“The spirit that I have called Satanism, the spirit of unmixed hatred towards the existing World Order . . . is perhaps more rife today than it has been for over a thousand years.”
Gilbert Murray, Satanism and the World Order (1920)
If you follow the bracing ruminations of Bruce Charlton, you are familiar with his notion that the world has crossed the hateful river and entered the stygian blackness of Sorathic evil. Sorathic denotes that which is of Sorath, the spirit of opposition and negation in Zoroastrian theogony. Charlton tells us that Sorathic evil hates and destroys that which is good, and that it does this not in spite of its goodness, but precisely because it is good.
Thus, Sorathic evil is radical or absolute evil. It is not a good end obtained by evil means. It is, rather, a performative declaration that there are no good ends because nothing whatsoever is good. It is an enacted curse that damns the world by treating everything in it as absolutely bad.
It is evil for a man to tell a lie so that he may possess a beautiful woman, but such a man is not radically and absolutely evil because he still loves beauty. It is evil for a man to destroy a thing of beauty to buy silly toys for his children, but such a man is not radically and absolutely evil because he still aims to do his children good. Radical and absolute evil is not like this because it does not simply justify evil means by good ends. It does not simply “run roughshod,” “cut corners,” and “employ methods that do not bear close examination.”
Radical and absolute evil crosses the hateful river and enters the stygian blackness where good things are destroyed for no reason other than that they are good.
This is what we mean when we talk of “senseless violence,” “wanton destruction,” or “gratuitous lies.” Such phrases refer to an evil act that is good for nothing except the enactment of pure evil. It was such an act of pure evil that landed Johnny Cash’s protagonist in Folsom Prison, as that protagonist acknowledges when he sings,
“But I shot a man in Reno,
just to watch him die”
He did not shoot that man in Reno to take his money. He did not shoot that man in Reno to avenge his own honor. He did not shoot that man in Reno to keep him quiet.
He shot that man in Reno to enact the pure evil of spilling innocent blood for no reason at all.
He shot that man in Reno to curse and damn the world!
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The classical scholar Gilbert Murray called this Satanism and said it sprang from “the spirit of unmixed hatred towards the existing World Order.” One can have what we might call mixed hatred towards the existing World Order, in which a love of certain good things in the world is “mixed” with hatred for certain bad things in the order of the world. One can, for instance, love money while hating the fact that it belongs to another man. When a man is animated by this spirit of mixed hatred towards the existing World Order, he seeks to rearrange that order by, for instance, shooting that man and transferring that man’s money to his own pocket.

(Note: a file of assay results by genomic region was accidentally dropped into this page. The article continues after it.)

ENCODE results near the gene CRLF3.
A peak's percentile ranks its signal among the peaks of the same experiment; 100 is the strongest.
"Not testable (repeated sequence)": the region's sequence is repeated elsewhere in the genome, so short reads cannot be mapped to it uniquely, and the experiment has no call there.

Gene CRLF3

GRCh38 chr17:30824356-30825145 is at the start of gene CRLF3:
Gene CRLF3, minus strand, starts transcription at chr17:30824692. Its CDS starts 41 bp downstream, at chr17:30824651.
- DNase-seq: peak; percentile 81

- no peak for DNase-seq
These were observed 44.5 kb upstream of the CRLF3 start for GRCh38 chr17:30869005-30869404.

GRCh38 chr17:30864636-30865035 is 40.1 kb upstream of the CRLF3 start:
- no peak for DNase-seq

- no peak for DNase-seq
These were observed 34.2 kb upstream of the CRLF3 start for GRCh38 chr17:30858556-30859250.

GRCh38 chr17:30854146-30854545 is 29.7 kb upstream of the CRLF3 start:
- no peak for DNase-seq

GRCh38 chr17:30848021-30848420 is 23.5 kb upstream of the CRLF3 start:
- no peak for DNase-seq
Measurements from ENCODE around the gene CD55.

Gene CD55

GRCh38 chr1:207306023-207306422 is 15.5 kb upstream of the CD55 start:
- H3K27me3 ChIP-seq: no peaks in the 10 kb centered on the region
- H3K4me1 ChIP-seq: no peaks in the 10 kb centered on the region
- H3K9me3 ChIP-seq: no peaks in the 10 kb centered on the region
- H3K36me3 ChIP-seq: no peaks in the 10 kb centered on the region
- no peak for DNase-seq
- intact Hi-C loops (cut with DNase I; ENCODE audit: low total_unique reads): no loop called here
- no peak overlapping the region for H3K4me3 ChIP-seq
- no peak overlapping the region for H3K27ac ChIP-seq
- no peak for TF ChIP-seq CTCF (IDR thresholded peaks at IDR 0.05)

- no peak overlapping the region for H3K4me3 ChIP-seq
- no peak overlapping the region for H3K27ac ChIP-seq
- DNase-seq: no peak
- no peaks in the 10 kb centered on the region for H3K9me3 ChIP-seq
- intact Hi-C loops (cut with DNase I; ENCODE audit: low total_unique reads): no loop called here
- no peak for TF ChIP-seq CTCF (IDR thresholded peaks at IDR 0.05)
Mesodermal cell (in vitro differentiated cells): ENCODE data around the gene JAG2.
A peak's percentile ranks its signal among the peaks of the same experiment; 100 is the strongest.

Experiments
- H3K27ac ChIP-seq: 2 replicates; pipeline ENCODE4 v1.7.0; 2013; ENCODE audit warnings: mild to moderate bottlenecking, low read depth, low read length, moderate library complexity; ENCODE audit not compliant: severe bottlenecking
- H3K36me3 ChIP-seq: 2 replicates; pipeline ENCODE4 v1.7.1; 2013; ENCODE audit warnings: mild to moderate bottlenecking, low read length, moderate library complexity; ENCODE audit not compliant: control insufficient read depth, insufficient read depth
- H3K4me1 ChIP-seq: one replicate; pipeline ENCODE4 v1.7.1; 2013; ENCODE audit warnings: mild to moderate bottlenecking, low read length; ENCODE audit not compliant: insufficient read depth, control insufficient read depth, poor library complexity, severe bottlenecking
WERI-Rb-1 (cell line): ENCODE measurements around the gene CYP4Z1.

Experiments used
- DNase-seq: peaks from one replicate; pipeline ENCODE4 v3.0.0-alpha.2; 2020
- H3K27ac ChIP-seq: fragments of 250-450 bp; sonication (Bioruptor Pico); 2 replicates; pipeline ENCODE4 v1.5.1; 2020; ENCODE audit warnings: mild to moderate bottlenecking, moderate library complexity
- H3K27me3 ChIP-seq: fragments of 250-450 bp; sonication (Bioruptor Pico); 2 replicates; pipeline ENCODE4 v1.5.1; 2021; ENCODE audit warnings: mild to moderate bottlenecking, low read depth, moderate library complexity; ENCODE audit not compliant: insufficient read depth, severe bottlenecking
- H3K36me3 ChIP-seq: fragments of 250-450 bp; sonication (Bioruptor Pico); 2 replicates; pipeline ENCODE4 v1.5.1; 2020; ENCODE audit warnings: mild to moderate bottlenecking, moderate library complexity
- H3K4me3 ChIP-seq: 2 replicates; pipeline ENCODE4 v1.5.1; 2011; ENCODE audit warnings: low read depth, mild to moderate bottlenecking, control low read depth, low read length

However, when a man is animated by the spirit of unmixed hatred towards the existing World Order, he simply seeks to
“Burn this Bitch Down!”
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The phrase was not original when Michael Brown’s stepfather used it at that rally in Ferguson, Missouri, nor was it used on that occasion with the full dead-end nihilism of Sorathic evil; but I think it can serve as the slogan of a man who absolutely and radically disagrees with God’s judgment on the sixth day of Creation—with a man of whom it could be said:
And he saw everything that God had made, and, behold, it was all, without exception, absolutely bad. He therefore said, ‘burn this bitch down’ and proceeded to do just that.
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In his lecture on the spirit of Satanism, Murray explained that a man possessed by the Satanic spirit of unmixed hatred for the world performs an act of absolute evil to curse and damn the world. In this way he expresses his unmixed hatred of everything. This is true nihilism. And to express his unmixed hatred of everything, a true nihilist must destroy something that all other men recognize as good. As Murray puts it.
“If you kill an unjust judge, you may be understood to mean merely that you think judges ought to be just; but if you go out of your way to kill a just judge, it is clear that you object to judges altogether. If a son kills a bad father, the act, though meritorious in a humble way, does not take us much further. But if he kills a good father, it cuts at the root of all that pestilential system of family affection and loving-kindness and gratitude on which the present system is largely based.”
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I know no more about the Uvalde shooter than you do, but I do not think we should assume that he shot his grandmother because she did not love him. If he was animated by the spirit of Satanism, he shot his grandmother because she loved him, and because he hated and wished to curse and damn the goodness that is love. If he was animated by the spirit of Satanism, he likewise shot and killed the eighteen children because children are good and killing them is good for nothing.
If he was animated by the spirit of Satanism, his act of absolute evil was an enacted curse with which he damned the world.